Nearly a quarter of all deaths worldwide in 2012 were caused by preventable environmental factors such as climate change, air, water and soil pollution and chemical exposures, the World Health Organization (WHO) said in a report released Tuesday. The latest report found that these environmental risk factors led to 12.6 million deaths out of a total of 55.6 million.
Of these, two-thirds, or 8.2 million deaths, were from non-communicable diseases (NCDs) attributable to air pollution, such as strokes, cancers and heart illnesses — a significant rise in the 10 years since the first edition of the report was published.
Environmental risks take their greatest toll on young children and older people, with children under 5 and adults aged 50 to 75 years most affected, WHO said in the report. Lower respiratory infections and diarrhoeal diseases mostly impact children under 5, while older people are most affected by NCDs such as heart diseases.
“A healthy environment underpins a healthy population,” WHO Director-General Margaret Chan said in a statement accompanying the report. “If countries do not take actions to make environments where people live and work healthy, millions will continue to become ill and die too young.”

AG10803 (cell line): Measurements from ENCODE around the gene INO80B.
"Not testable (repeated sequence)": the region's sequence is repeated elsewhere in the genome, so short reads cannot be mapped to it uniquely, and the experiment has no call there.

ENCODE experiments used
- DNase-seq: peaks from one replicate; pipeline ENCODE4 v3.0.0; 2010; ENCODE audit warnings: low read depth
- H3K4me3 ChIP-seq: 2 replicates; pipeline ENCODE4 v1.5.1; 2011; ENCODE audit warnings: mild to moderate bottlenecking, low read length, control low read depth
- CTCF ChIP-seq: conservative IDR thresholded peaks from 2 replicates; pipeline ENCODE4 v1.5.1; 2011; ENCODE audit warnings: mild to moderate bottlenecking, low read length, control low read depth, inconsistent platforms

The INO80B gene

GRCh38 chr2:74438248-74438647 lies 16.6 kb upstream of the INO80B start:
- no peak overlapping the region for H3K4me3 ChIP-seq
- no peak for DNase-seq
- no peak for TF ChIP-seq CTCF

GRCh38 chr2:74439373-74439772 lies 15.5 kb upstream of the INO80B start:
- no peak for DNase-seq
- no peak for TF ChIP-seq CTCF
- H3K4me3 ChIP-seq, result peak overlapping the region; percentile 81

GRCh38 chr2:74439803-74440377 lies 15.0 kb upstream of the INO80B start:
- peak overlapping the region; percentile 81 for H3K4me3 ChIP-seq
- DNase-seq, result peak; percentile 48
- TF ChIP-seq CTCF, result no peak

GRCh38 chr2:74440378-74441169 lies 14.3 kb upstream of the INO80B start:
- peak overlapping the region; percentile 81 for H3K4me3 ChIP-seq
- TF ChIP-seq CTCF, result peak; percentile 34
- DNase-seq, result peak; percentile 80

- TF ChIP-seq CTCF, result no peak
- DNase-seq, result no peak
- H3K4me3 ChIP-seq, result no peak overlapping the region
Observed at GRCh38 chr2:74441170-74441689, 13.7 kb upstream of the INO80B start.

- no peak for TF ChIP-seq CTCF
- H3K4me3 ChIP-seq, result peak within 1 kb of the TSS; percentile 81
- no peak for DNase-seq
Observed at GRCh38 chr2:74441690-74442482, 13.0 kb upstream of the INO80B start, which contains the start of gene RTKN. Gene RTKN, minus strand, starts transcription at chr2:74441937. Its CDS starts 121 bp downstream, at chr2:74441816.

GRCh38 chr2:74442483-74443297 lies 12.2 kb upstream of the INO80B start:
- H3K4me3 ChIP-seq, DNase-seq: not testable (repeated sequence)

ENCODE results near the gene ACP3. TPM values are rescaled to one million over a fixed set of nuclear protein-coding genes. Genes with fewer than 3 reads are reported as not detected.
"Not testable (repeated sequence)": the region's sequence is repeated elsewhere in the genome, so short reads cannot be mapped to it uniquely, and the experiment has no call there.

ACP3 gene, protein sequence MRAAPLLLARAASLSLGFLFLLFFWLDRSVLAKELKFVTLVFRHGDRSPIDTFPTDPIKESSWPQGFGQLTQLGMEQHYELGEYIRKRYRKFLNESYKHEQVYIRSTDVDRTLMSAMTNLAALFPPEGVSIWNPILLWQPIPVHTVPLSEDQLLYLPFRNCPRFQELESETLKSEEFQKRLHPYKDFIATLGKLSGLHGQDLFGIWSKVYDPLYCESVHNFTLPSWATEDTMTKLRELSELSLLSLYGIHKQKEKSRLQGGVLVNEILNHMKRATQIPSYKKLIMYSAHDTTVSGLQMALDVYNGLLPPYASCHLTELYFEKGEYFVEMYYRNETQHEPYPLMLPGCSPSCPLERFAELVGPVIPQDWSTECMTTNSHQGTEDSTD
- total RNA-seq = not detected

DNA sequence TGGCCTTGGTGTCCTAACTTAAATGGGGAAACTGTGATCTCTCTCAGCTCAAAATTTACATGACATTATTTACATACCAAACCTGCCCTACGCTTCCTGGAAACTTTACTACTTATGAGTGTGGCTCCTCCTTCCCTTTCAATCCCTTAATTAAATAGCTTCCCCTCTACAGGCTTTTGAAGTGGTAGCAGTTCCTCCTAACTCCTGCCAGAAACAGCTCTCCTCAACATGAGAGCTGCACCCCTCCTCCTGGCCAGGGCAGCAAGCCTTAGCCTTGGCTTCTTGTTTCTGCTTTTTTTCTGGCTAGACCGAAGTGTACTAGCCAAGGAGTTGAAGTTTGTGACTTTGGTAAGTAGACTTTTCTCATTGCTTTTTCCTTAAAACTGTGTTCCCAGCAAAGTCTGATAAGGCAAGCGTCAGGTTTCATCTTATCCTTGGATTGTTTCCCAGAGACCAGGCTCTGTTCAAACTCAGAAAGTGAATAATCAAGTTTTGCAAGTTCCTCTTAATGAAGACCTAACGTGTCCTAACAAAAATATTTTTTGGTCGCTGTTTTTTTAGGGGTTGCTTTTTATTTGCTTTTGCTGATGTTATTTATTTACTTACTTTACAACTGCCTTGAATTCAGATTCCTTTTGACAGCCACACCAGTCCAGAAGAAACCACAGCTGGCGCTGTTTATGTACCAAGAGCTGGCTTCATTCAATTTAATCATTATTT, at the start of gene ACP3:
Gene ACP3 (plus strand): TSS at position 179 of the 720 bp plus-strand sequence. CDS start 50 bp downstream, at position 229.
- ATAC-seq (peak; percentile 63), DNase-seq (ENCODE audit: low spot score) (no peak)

The report also found that mortality from environmental risks was highest in impoverished regions in sub-Saharan Africa and low- and middle-income countries in Asia.
“Globally, 56 percent of stunted children live in Asia and 36 percent in Africa. Stunted, wasted and underweight children have an increased risk of death from acute respiratory illnesses, diarrhoea, measles and other infectious diseases. More than one million deaths can be attributed to stunting alone,” WHO said in the report.
For the purpose of this study, the United Nations agency defined environmental risks to health as “all the physical, chemical and biological factors external to a person, and all related behaviors, but excluding those natural environments that cannot reasonably be modified.” As a result, these risk factors include anthropogenic climate change and ecosystem change, exposure to ultraviolet and ionizing radiation and occupational risks associated with working in a hazardous environment.
The report does not include risks that depend on individual behavior, such as alcohol consumption, smoking and diet, unless it is linked to environmental degradation.
Since the links between environmental factors, such as air pollution, and NCDs, such as cardiovascular diseases, is not straightforward, the actual share of deaths attributable to the environment is most likely somewhere in the range of 13 to 34 percent, WHO said.
“There’s an urgent need for investment in strategies to reduce environmental risks in our cities, homes and workplaces,” Maria Neira, director of the public health and environment department at WHO, said in the statement. “Such investments can significantly reduce the rising worldwide burden of cardiovascular and respiratory diseases, injuries, and cancers, and lead to immediate savings in healthcare costs.”